Imagine that two of your friends are attending the Blues hockey game at the Enterprise Center in St. Louis. The game is being televised and you’re watching it at home. You know your friends are there and wonder if by chance you might spot them somewhere near the Blues bench in a crowd of 18,000. What are the odds? Then suddenly there they are! A camera pans across the crowd and settles on them long enough for you to recognize them. It’s an amazing moment. You shout out their names as if they can hear you! What are the odds? The many and the one, or in this case, the many and the two!
It’s easy to get lost in a crowd. As in the old Where’s Waldo? books, it can be hard to find the one among the many. Within the pages of Scripture, we see how God is more than pretty good at finding someone in the crowd. Four thousand years ago, God found a tribal chief named Abram from among all the nations and the people of the earth. God singled out this leader out of a crowd and promised to bless him. But He didn’t just bless him, through Abram God would bless all the nations of the world.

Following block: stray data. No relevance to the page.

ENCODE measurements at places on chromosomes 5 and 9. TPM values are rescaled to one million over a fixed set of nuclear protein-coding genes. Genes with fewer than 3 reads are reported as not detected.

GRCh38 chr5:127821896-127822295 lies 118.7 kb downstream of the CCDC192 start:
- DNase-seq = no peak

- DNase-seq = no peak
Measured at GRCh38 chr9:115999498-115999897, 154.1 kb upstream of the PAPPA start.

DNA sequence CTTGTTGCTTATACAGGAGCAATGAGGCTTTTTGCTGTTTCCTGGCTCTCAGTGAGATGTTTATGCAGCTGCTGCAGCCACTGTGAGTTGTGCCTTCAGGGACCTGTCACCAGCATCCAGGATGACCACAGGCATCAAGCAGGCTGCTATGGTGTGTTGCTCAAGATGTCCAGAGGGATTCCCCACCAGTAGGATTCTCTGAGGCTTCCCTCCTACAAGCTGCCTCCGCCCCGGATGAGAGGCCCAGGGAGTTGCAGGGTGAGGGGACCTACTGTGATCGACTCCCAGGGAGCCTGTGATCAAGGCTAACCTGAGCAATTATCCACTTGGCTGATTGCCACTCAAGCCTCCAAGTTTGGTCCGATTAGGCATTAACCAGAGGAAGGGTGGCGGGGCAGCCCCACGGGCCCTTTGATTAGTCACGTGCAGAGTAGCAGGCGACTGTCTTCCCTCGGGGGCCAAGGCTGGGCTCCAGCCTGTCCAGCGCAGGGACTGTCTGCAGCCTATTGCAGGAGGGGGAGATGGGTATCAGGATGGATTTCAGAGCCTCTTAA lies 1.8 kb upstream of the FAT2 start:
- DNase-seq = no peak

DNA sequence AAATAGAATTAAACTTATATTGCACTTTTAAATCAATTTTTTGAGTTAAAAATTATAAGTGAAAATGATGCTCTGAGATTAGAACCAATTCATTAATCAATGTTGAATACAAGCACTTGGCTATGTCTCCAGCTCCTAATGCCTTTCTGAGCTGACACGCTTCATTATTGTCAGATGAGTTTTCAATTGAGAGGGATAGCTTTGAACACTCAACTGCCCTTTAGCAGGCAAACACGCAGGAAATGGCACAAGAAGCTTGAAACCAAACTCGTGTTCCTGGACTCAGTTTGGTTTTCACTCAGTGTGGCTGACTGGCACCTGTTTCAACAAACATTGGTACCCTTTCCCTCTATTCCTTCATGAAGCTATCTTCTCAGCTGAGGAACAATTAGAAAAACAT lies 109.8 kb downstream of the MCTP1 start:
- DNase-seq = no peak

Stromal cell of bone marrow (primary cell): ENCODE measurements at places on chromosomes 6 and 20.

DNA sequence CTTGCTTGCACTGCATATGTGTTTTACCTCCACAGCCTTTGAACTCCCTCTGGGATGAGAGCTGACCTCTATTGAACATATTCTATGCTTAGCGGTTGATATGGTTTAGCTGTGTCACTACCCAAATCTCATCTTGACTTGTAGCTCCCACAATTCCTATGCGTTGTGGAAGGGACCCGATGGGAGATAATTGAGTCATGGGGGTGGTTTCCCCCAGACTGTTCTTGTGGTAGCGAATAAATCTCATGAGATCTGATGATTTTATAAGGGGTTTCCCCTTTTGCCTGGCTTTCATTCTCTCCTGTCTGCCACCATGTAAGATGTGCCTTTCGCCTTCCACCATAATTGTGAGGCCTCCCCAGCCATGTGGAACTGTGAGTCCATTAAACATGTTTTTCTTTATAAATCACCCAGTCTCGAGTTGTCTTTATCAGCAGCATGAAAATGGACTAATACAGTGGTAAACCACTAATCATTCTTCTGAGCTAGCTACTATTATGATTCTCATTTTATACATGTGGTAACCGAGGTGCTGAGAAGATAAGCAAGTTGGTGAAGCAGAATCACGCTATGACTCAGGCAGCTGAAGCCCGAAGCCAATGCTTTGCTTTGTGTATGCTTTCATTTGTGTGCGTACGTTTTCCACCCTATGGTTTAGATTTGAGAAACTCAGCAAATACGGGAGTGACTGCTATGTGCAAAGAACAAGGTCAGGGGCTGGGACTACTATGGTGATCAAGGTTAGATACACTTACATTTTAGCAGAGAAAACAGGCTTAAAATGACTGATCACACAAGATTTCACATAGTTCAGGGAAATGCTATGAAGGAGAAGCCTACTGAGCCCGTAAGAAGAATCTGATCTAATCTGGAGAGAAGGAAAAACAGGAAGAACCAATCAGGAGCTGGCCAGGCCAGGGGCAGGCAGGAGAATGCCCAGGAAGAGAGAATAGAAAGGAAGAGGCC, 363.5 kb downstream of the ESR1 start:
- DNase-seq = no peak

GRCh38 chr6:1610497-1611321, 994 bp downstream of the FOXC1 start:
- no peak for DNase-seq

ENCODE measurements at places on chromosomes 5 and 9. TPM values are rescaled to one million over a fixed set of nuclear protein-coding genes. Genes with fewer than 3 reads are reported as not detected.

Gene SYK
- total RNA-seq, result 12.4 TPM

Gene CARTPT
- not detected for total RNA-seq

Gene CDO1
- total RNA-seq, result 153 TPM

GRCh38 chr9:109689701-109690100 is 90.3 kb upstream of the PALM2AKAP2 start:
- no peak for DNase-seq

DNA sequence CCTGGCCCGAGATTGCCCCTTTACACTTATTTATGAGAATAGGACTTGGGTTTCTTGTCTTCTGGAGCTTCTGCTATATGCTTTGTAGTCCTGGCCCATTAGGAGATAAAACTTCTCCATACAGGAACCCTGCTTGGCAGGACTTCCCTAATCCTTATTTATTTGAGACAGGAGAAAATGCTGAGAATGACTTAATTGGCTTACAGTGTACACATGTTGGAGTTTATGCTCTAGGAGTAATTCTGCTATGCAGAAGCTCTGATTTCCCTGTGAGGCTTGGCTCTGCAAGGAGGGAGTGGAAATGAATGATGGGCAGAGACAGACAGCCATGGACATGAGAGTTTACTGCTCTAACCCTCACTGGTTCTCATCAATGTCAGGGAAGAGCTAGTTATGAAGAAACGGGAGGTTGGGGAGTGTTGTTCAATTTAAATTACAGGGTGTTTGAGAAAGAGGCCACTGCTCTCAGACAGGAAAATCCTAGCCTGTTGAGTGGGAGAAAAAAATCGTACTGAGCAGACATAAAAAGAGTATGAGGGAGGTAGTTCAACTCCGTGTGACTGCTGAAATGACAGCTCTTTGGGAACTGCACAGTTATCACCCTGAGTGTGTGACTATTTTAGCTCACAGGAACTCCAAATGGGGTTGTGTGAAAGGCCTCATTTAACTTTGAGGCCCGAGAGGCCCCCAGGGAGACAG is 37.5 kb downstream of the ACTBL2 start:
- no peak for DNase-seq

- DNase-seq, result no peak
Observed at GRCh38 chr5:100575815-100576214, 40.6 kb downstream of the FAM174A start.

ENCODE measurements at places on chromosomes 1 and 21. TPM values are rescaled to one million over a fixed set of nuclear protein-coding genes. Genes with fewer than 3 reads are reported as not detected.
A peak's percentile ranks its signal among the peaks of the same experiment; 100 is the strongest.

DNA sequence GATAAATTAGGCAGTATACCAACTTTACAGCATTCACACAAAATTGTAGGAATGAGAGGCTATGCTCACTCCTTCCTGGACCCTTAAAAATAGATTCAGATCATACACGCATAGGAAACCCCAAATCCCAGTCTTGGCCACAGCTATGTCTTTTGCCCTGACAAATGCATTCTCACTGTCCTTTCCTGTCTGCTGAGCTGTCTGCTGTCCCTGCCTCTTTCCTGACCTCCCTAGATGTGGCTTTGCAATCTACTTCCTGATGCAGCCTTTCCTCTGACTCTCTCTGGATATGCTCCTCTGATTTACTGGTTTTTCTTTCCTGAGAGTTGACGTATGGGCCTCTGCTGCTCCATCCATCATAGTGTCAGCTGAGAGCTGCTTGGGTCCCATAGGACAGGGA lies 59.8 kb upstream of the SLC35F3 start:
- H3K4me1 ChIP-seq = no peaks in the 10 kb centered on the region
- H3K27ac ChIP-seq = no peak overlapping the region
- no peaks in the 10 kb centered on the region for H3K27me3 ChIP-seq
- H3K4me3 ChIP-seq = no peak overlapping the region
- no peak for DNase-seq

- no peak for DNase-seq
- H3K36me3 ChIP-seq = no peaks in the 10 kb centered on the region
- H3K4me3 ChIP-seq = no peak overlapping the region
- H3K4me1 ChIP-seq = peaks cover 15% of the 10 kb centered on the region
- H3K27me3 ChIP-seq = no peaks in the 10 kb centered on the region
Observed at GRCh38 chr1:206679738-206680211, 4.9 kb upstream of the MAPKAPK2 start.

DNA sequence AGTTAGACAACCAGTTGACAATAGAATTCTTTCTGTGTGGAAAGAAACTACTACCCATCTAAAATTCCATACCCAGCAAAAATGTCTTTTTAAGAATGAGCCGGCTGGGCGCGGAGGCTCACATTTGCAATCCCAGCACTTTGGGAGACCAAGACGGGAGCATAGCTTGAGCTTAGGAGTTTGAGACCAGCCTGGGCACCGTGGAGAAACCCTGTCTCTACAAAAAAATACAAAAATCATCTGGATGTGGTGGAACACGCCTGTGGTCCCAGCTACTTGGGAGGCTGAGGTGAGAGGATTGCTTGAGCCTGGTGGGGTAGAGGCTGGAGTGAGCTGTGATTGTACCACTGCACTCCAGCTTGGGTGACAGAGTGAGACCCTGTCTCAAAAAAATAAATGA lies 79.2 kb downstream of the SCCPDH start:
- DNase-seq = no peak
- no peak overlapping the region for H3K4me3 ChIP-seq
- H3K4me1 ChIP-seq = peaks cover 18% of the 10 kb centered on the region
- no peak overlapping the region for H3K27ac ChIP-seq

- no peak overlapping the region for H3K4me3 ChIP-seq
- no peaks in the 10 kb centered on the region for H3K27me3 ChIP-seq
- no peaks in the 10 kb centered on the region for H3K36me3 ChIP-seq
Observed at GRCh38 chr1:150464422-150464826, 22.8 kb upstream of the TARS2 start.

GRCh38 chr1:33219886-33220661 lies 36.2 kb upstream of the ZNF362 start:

Some see this idea of Abraham blessing the nations as fulfilled in his impact on the world’s religions. The three great world religions of Judaism, Christianity, and Islam are all called “Abrahamic religions.” Each of them recognize Abraham in some way as significant in its history and tradition.
For us Christians, Abraham’s impact goes so much farther than that of a historical or religious figure. We believe that God blessed Abraham to establish the nation of Israel and from them God blessed the world with the Messiah, with Jesus. We believe that when God first blessed Abraham, God already had blessing the whole world in mind. You can’t miss this in the promise which God gives to Abraham. It’s all very personal and yet at the same time, it’s all very universal. The one and the many. God says, “I will make you into a great nation and I will bless you; I will make your name great, and you will be a blessing … and all peoples on earth will be blessed through you” (Genesis 12:2-3).